2018-01-25T18:35:13+00:00January 25th, 2018|
By Kira L. Residence XII Alumnae Community President


Since a young age I took pride in the fact that I was a survivor and could take care of myself and thought I could get through anything that I just needed to work harder. When I was hurt or felt abandoned I covered that up by telling myself I did not care about the other person and that it did not matter because I did not need their support or love. I kept all these emotions locked down tight with alcohol, drugs, nicotine, and food. I worked harder to control the outer circumstances in my life and was convinced this was the way out of all the pain, hurt, and chaos in my life. My first go at sobriety was 1988 and I managed to get clean and was motivated entirely by fear to maintain my sobriety. I never got a sponsor or built a sober community, and thought that if I just focused on building all the things in my life that would make me look like a successful person (i.e. marriage, kids, advanced degree, successful career) that I could stay sober. I know now that I never got out of the “frequency of addiction” characterized by being numb, in delusion, and alone. After 12 years living as a dry drunk I started drinking again and found myself just where I left off but convinced this time that I could manage and that I deserved to drink because it gave me the relief from life I needed to function. I knew I was an alcoholic but my addict voice told me I did not care having alcohol as a mechanism to not have to feel the pain was more important. Eventually my ability to numb out and make everything on the outside of my life look normal was falling apart. I reached the point of realizing that the addiction in my life was no longer working and that I could not live with or without alcohol. I experienced a moment of clarity and was given the gift of hope that I had the strength to allow myself to try and get sober again. I know today that this was a spiritual awakening and a gift from my higher power.

I was very angry about losing my friend alcohol, desperate to be sober, and had perfected isolation even when being surrounded by people. I had no idea how to ask for or accept help because it was so contrary to my lifelong survival skills. I met a Residence XII alumnae at an AA meeting and she helped me understand how Residence XII could provide the help I needed in early recovery. She is just one of many teachers that have shown up to cross my path in recovery and help me understand the next indicated step and the importance of sober community. I knew in my heart that this time I could not maintain my sobriety without following all the guidance that includes being honest, open, and willing to accept help. It has never been easy for me to open up and allow people really know me, and I spent a lot of time feeling very awkward and not part of the recovery community. I was introduced to the Residence XII alumnae community through my sponsor and immediately realized how I felt safe, accepted, and surrounded by strong women dedicated to their sobriety. Participation in the alumnae community has become a vital part of my recovery and the rewards I have been given are many. I have met all the women I currently sponsor at alumnae events, and I know I can always rely on this community to help me in any time of need.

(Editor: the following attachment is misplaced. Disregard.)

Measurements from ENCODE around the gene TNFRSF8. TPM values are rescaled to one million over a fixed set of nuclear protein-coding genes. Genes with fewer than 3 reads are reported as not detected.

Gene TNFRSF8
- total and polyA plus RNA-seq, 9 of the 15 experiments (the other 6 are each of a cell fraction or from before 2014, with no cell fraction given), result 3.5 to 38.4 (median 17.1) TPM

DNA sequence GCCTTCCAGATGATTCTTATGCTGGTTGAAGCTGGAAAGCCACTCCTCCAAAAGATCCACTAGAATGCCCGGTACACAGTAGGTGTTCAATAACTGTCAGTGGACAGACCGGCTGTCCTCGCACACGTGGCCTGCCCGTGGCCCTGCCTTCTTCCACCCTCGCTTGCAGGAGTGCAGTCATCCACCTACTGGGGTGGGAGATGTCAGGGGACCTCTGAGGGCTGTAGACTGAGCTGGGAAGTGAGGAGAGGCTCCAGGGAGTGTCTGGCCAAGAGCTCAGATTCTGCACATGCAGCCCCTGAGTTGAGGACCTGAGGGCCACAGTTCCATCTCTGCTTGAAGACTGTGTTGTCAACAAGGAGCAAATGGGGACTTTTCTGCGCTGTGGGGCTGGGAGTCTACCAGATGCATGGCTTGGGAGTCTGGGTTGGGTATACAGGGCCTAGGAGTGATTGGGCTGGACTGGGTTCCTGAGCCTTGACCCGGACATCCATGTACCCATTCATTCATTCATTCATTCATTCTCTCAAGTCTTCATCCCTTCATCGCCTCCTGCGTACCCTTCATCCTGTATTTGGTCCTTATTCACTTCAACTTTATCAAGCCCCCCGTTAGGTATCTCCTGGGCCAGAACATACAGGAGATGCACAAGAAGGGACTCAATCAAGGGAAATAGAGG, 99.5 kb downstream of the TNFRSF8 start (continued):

The Residence XII alumnae community is open to everyone and it is a wonderful way to build your recovery network and be of service. The alumnae community meeting is the third Tuesday of every month at 5:30 before sober gals and anyone with 90 days of sobriety can participate. We host many activities that anyone can get involved with regardless of sobriety time or interest in participation with the monthly alumnae community meetings. In the coming year we are forming teams to work on the following activities:

  1. Monthly potlucks with the inpatient women;
  2. Annual 3-day summer retreat;
  3. Monthly alumnae panels on Sunday evenings;
  4. Monthly inpatient and family panels;
  5. Transportation assistance for getting Residence XII inpatient women to meetings;
  6. Candlelight meeting in December;
  7. Summer picnic;
  8. External events like Sounders and Mariner game nights; and
  9. Bridging the gap between treatment and living in sobriety.

You can learn more about these activities or signup to be part of these teams by visiting the web site

This past December when I looked around the circle at the end of the candle light meeting and saw the over 300 women standing together to celebrate their recovery I truly felt part of a community. Today I get to live in the “frequency of recovery” characterized by being awake, in truth, and together and for that I am truly grateful. I hope by reading this you may be motivated to reach out and become an active participant in the alumnae community that hosts these activities. If you have any questions you can fill out the alumni request form on the residence XII website and well get back to you.

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